Q & R with Brad Jersak – “What does ‘the Lamb slain from the foundation of the world?” mean?

Question

Greetings brother Brad. I have been privileged to hold your book, Stricken by God? in my hands. In the book, you talk about the importance of not collapsing the whole gospel narrative nor our entire soteriology (doctrine of salvation) into Good Friday. We mustn’t forget the life and ministry and resurrection of Christ as part of his saving work. I agree with you wholeheartedly. The sending of God’s son in toto is what makes our salvation possible–that is true indeed. You say, “the atonement precedes the cross,” so we look not only to Good Friday but to the whole mission of Christ from his birth, life death, resurrection, and ascension.

My question relates to Revelation 13:8 — “… the Lamb slain before the foundation of the world.” How do we understand this?

Response

That’s a great question and quite a mystery!

Here are two ways to translate this passage:

  • Some, like the ESV, go like this:  “…and all who dwell on earth will worship it, everyone whose name has not been written before the foundation of the world in the book of life of the Lamb who was slain.
  • And others, such as the NIV, go like this: “All inhabitants of the earth will worship the beast–all whose names have not been written in the Lamb’s book of life, the Lamb who was slain from the creation of the world.”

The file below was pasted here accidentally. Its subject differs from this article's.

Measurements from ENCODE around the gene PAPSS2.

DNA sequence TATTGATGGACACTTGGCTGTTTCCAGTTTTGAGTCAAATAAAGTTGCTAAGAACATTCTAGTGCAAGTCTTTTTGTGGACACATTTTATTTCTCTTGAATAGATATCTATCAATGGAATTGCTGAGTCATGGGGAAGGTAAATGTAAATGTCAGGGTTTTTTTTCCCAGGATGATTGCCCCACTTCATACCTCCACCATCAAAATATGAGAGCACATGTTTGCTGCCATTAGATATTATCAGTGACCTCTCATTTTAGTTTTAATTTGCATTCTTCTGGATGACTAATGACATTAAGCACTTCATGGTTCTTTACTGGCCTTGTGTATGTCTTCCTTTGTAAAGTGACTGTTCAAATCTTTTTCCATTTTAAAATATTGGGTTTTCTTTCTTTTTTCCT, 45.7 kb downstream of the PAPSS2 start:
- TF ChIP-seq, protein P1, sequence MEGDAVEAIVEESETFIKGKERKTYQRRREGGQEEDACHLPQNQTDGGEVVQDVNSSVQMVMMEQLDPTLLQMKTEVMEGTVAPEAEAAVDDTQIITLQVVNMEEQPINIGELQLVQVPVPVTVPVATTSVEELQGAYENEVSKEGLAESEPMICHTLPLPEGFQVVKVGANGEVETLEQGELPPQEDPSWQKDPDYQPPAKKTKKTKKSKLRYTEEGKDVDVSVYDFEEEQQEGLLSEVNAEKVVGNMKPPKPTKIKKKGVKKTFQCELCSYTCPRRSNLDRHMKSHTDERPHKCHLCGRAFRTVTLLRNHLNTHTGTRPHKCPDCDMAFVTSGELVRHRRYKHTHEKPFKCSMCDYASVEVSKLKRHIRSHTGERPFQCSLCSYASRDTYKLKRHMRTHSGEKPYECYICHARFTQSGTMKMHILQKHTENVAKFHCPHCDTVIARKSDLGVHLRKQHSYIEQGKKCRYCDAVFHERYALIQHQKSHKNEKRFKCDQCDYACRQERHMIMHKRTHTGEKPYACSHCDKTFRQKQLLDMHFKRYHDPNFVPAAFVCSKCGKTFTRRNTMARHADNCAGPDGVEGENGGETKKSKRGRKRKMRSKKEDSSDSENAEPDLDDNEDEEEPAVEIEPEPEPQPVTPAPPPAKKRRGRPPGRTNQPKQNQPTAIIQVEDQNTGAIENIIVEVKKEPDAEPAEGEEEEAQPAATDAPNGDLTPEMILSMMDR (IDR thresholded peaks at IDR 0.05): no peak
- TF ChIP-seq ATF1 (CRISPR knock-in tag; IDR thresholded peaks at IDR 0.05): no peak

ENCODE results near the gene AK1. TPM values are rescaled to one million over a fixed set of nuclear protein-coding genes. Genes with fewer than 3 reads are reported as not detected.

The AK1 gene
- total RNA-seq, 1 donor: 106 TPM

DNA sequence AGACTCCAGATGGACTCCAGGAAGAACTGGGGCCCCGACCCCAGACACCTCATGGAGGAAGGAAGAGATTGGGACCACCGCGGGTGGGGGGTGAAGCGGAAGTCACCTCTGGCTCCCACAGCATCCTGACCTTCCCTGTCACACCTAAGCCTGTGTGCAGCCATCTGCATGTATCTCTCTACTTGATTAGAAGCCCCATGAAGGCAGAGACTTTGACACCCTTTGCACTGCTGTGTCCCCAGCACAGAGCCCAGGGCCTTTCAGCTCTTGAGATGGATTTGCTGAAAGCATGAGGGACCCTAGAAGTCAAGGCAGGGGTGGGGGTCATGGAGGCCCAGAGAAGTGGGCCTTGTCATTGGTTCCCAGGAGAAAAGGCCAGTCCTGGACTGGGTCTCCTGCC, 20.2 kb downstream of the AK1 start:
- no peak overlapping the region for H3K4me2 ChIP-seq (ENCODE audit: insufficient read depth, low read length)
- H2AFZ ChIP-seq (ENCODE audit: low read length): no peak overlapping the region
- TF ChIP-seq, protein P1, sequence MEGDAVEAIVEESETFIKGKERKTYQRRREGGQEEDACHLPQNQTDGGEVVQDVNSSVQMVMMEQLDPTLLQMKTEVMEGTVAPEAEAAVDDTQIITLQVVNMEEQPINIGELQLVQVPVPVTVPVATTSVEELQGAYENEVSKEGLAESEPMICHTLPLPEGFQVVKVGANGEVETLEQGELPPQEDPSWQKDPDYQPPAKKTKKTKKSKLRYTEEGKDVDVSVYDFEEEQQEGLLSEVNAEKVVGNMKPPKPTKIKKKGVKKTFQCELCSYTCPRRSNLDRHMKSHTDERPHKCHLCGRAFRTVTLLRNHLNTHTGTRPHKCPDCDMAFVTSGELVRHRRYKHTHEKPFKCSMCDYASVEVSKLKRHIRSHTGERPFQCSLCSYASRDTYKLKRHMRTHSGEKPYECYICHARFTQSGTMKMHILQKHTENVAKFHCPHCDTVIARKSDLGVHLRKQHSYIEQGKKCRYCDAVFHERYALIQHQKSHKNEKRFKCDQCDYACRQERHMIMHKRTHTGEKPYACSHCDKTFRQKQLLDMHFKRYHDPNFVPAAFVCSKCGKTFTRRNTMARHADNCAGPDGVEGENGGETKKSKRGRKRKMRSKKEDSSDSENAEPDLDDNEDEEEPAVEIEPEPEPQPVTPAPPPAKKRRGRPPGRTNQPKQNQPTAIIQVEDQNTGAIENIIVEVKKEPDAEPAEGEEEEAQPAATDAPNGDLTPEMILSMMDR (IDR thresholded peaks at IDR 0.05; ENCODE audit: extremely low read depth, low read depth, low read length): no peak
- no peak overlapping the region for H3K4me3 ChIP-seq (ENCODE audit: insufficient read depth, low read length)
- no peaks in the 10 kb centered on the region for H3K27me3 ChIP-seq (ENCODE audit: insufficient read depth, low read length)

You seem to prefer the latter rendering. So do I. But full disclosure: the Greek is ambiguous and the majority view probably leans toward the former translation. But let’s work with the phrase, “the Lamb slain from the foundation of the world.”

What does this mean? I take it in two ways:

a. In the eternal counsels of God, creation would inevitably require redemption and redemption would be provided through the Lamb slain. So the phrase indicates God’s foreknowledge and plan from the beginning. 

b. But in A More Christlike God, I also speak about God’s very nature as cruciform (cross-shaped) and kenotic (self-giving) love. So the idea of “the Lamb slain from [before] the foundation of the world” can also describe the eternal nature of God: the Triune God is Lamb-like in his self-giving love and that would ultimately also be revealed in the crucifixion. 

So it’s not that Christ was literally slain outside of time, but that the nature of God’s eternal love was cruciform or sacrificial and therefore, would manifest in time and space for our redemption on Great and Holy Friday. 

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